Be more productive now
Do you feel like you’re running around all day long, but at the end of the day find yourself wondering what you actually accomplished?
Wouldn’t it feel great to live in a state where there is no hurry yet everything gets done? Imagine how awesome you would feel if you felt relaxed and like your day could just flow easily!
At the heart of productivity is a flow state where you use just the right balance of effort and ease. It is totally possible to train yourself to live this way; by practicing this simple relaxation technique you learn to let go and allow your mind to settle. When your mind is clear your productivity will naturally follow.
Listen to examples of three people who use this technique and then practice along as I guide you! It’s easy and super chill, I promise!
You are going to feel more clear and relaxed and I know that your productivity will grow. Let’s get started!
Hey, my friends, and welcome to The Gita Brown Show, bringing harmony into your life. Get inspired with practical tips for your creativity and spirit. If you're a musician, artist, writer, or a creative minded soul, you have found your source for guidance and inspiration.
I'm Gita. I am so pumped about this episode today because it is about increasing your productivity, and I have a feeling that it might kind of shift the way you think a little bit, hopefully. Let's experiment and see. I've been doing yoga for 30 years. I've been teaching for about that long. I'm also a teaching artist and a clarinetist, and I have learned a lot about creativity, productivity, and about the best ways that we can share our gifts with the world. I'm going to share with you today something I learned about productivity that really made me kind of mad at first and made me rethink my entire life, quite honestly.
But since I started practicing it about, it was probably 15 years ago now, my life has changed dramatically. I can honestly say that from 15 years ago, my productivity has been at a steady, like 45 degree growth curve. It's just gone steadily over time up and up and up. The beautiful thing about being more productive is that you have more time to do the things that you love, so instead of running around with like your hair is on fire, you have a little more time and ease in your life for your hobbies, for your loved ones, and your career.
If you're, picked this show, if you hit play at, "Oh, increased productivity, I want that," it tells me a little something about you. You probably want a little something more out of life. You're probably a learner and achiever, or maybe you've been stuck in a little bit of a rut and feel like, "How come I'm not being productive? I'm working so hard. I am busting it. But at the end of the day, I look at the to-do list, and it doesn't feel like I'm really accomplishing anything."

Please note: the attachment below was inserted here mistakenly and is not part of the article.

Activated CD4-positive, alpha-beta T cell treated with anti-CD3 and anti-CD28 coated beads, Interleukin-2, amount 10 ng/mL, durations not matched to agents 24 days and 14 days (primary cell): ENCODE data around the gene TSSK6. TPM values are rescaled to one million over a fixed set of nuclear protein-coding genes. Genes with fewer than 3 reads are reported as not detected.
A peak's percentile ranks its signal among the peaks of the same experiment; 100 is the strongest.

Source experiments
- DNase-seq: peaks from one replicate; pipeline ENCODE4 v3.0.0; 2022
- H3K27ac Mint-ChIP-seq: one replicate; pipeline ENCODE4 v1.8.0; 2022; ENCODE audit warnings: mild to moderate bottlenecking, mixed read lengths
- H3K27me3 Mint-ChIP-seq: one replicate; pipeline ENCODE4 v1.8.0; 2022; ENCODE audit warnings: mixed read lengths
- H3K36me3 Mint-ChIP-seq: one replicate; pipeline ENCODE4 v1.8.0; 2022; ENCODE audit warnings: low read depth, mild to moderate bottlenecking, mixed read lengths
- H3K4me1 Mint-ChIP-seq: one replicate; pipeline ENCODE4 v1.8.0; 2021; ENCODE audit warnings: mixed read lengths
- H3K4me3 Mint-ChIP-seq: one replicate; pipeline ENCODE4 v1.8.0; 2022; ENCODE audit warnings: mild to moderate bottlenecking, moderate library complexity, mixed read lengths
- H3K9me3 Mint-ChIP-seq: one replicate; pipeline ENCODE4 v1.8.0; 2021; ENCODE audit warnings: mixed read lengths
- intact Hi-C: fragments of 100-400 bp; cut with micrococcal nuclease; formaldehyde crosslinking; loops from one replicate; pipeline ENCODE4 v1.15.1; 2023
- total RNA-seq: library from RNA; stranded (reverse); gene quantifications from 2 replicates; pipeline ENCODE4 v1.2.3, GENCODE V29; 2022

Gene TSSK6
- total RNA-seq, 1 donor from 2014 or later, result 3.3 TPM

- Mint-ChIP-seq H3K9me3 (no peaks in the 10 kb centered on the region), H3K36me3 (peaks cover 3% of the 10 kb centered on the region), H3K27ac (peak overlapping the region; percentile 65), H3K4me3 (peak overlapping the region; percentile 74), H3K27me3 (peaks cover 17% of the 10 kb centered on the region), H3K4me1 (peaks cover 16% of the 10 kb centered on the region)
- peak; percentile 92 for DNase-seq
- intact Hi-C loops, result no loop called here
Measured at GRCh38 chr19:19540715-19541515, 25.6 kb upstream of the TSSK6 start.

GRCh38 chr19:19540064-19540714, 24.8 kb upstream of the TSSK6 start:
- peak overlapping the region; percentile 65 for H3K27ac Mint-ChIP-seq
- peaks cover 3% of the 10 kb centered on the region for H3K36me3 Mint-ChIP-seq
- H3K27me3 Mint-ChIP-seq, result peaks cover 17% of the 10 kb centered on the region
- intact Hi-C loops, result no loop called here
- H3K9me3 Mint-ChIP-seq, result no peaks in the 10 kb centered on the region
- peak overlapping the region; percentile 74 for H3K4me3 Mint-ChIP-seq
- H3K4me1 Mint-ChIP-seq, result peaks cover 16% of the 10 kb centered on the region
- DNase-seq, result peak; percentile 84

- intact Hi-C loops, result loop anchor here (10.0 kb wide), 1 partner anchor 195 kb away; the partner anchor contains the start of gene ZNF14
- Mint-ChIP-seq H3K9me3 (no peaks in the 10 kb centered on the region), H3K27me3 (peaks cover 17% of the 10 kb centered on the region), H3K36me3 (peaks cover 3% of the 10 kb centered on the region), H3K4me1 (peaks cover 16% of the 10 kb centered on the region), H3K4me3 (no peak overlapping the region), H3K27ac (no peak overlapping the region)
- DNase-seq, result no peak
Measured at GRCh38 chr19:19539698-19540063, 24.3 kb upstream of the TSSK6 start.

If you hit play, then I applaud you because it tells me that you're seeking for answers, you're seeking for creative solutions, so pat yourself on the back for even reaching for this episode of the show today because that sets you apart. That sets you apart from someone else who's hitting play on another Netflix episode or someone else who's just going along with the status quo. If you're a learner, you're listening to this podcast, it means you really are ready to advance your productivity, and if you picked me to be your teacher today, it means we're here together for a reason. Let's start by getting real about your productivity.
Now, productivity is something for us all. You can be a stay-at-home parent, and you need to be productive. You can be a busy musician, and you need to be productive, a teacher. No matter what you do in life, we all want to be more productive. What I've learned is that there are tons of systems out there to be more productive. There's tons of life hacks. I can recommend one very, very highly of an actual structured system that I actually use every single day. I fill out this productivity planner every day. I do all my projects by his method. His name is Brendon Burchard, B-U-R-C-H-A-R-D, Brendon Burchard. If you want to really learn how to get a productivity habit, accountability strategy, task lists that are actually tied to your mission, go to Brendon. His work is phenomenal, and he has systematized it and taught it to literally millions of people. It works.
I'm a yoga teacher, so I tend to come at things a little bit of a different way. At the heart of productivity lies something that all of the great masters and, in fact, all the great athletes have figured out. It's this heart of being in a flow state, or being fully present, or for a while, they were calling it the end zone. It's a place where your work is completely... well, you are completely absorbed in your work. Your time sort of falls away. You're completely absorbed. There's just the right effort, but you're also kind of relaxed. Time kind of seems irrelevant.
Can you think of a time when maybe that's happened for you? It could even be something like you're reading a book, and you just lost track of time. You look up, and you went, "Whoa, an hour just went by, two hours went by. I had no idea." Whenever that's happened, that meant you were in the flow. You were in the zone. As a yoga practitioner and as a yoga teacher and a musician, I've been really trying to make it my mission to live in that place all the time so I'm constantly present and aware and doing what I'm doing in each moment. That way, everything is art, everything is present.